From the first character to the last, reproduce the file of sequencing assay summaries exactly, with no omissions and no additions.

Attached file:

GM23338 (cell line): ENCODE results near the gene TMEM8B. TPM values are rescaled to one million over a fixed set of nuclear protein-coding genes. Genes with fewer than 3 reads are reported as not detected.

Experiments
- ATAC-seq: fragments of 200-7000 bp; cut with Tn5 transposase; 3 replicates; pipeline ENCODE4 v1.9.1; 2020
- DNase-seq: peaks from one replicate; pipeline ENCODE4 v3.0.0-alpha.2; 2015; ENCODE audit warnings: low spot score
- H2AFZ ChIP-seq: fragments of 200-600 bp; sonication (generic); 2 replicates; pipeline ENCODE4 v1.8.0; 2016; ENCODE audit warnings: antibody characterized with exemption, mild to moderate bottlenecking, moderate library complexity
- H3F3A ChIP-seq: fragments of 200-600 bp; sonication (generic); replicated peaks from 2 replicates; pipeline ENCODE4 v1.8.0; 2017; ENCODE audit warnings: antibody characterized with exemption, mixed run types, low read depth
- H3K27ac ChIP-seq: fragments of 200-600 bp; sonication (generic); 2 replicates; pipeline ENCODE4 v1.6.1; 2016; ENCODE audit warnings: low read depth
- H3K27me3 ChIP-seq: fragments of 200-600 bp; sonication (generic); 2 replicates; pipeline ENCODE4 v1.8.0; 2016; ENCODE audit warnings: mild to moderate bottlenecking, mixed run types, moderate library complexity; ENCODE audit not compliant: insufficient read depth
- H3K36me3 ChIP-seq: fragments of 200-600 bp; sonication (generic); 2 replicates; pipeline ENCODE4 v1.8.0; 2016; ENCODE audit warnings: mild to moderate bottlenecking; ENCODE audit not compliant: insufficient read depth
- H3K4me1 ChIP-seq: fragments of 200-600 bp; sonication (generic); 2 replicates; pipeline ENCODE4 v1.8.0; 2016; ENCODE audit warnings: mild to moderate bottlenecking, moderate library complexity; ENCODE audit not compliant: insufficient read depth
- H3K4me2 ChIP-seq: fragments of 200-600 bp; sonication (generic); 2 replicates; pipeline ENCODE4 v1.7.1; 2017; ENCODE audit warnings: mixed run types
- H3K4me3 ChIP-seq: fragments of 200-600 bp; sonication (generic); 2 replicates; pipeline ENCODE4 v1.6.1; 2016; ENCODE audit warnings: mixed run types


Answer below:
GM23338 (cell line): ENCODE results near the gene TMEM8B. TPM values are rescaled to one million over a fixed set of nuclear protein-coding genes. Genes with fewer than 3 reads are reported as not detected.

Experiments
- ATAC-seq: fragments of 200-7000 bp; cut with Tn5 transposase; 3 replicates; pipeline ENCODE4 v1.9.1; 2020
- DNase-seq: peaks from one replicate; pipeline ENCODE4 v3.0.0-alpha.2; 2015; ENCODE audit warnings: low spot score
- H2AFZ ChIP-seq: fragments of 200-600 bp; sonication (generic); 2 replicates; pipeline ENCODE4 v1.8.0; 2016; ENCODE audit warnings: antibody characterized with exemption, mild to moderate bottlenecking, moderate library complexity
- H3F3A ChIP-seq: fragments of 200-600 bp; sonication (generic); replicated peaks from 2 replicates; pipeline ENCODE4 v1.8.0; 2017; ENCODE audit warnings: antibody characterized with exemption, mixed run types, low read depth
- H3K27ac ChIP-seq: fragments of 200-600 bp; sonication (generic); 2 replicates; pipeline ENCODE4 v1.6.1; 2016; ENCODE audit warnings: low read depth
- H3K27me3 ChIP-seq: fragments of 200-600 bp; sonication (generic); 2 replicates; pipeline ENCODE4 v1.8.0; 2016; ENCODE audit warnings: mild to moderate bottlenecking, mixed run types, moderate library complexity; ENCODE audit not compliant: insufficient read depth
- H3K36me3 ChIP-seq: fragments of 200-600 bp; sonication (generic); 2 replicates; pipeline ENCODE4 v1.8.0; 2016; ENCODE audit warnings: mild to moderate bottlenecking; ENCODE audit not compliant: insufficient read depth
- H3K4me1 ChIP-seq: fragments of 200-600 bp; sonication (generic); 2 replicates; pipeline ENCODE4 v1.8.0; 2016; ENCODE audit warnings: mild to moderate bottlenecking, moderate library complexity; ENCODE audit not compliant: insufficient read depth
- H3K4me2 ChIP-seq: fragments of 200-600 bp; sonication (generic); 2 replicates; pipeline ENCODE4 v1.7.1; 2017; ENCODE audit warnings: mixed run types
- H3K4me3 ChIP-seq: fragments of 200-600 bp; sonication (generic); 2 replicates; pipeline ENCODE4 v1.6.1; 2016; ENCODE audit warnings: mixed run types